Seen any three eyed fish? This is just further proof that nuclear power is not an option and existing stations should be decommissioned now, we need more alternative energy sources.
Blast a bomb 2,000 feet below the ground and meet the ban on above ground testing treaty...but the fallout stays underground. finally gets into the water supply....sure is reasonable. Wonder if someone said this 40 years ago...moving fallout from the air to the water supply. Problem not solved.
The article refers to perchlorate as "organic:" "Unsafe concentrations of organic compounds ? such as perchlorate,..." Organic, in the chemical sense, which should apply here in a discussion of chemical compounds, means compounds containing carbon. This definition has been used by chemists ever since Woehler, around 1840, showed that chemical compounds that had been called "organic" because they were believed to require a life-force to be created, were carbon compounds, with no requirement for life-force for their creation. Thus, referring to perchlorates as organic is not consistent with modern chemistry. Maybe the author intended "inorganic" (meaning not organic), which would have been correct. The word "organic,," referring to food produced without pesticides or chemical fertilizers, does not seem to apply here either. Taking out the reference to perchlorate in the above quotation, "Unsafe concentrations of organic compounds ..." is a statement that seems entirely likely. Organic compounds like benzene, toluene, acetone, and chlorinated organic compounds like carbon tetrachloride and tetrachloroethylene were used as solvents, and most likely some of these ended up in the buried waste.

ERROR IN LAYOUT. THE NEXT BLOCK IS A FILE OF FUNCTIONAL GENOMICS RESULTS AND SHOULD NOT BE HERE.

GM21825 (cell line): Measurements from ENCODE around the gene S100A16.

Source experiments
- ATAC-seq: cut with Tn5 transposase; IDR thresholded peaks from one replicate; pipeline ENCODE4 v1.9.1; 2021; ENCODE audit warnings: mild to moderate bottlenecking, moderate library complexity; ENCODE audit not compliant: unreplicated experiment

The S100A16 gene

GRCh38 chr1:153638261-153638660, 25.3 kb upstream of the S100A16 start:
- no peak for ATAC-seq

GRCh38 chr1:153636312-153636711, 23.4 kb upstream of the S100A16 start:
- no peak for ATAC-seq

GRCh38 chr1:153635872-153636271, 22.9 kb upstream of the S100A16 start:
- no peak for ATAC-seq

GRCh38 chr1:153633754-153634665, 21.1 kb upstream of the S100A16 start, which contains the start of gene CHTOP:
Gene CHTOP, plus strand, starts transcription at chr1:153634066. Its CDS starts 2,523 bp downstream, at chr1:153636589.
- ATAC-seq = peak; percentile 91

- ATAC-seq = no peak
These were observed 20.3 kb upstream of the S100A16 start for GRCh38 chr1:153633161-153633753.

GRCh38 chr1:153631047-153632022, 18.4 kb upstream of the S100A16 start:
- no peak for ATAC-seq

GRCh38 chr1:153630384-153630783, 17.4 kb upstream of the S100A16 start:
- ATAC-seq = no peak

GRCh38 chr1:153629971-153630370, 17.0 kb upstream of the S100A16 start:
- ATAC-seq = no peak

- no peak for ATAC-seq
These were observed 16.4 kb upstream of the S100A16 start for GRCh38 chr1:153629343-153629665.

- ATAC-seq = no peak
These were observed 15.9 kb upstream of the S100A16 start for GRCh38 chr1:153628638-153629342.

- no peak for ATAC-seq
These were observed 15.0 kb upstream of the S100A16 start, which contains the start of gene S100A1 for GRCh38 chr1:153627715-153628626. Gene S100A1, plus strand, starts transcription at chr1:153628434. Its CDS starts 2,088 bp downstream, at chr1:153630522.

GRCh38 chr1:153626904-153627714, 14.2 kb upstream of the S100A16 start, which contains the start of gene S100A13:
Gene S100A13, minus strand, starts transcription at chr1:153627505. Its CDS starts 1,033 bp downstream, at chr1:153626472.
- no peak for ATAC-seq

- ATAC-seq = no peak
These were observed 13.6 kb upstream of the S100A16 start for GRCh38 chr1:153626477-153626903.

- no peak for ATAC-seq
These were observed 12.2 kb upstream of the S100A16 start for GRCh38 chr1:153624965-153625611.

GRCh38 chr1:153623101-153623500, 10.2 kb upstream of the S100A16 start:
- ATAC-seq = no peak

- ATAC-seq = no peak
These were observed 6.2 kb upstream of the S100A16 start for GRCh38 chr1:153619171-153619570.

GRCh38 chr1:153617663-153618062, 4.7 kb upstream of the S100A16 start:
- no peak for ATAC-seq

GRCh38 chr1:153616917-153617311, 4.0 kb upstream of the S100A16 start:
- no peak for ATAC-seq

If a more pre-active role was taken by the residents with careful inclusion of broadcast businesses, internet exposure of photo's perhaps the DOE will step up to the plate and move more quickly to clean up the mess. However, it still has to GO somewhere. Idealy, it would be put into no corroding contianers, iron cylilnders covered with copper jackets and buried wa-a-ay down in the Carslbad Caverns. 1944 was a different world and I'm sure they knew about the prpblems and dangers but they really didn;t have the capabioity to store the waste the way they do now. It does serve to illustrate that Nuclear trash is a problem for then and now. Gov-Nuclear pllans include waste recycling on a large basis, but will it be enough? Remains to be seen, no pun intended. boino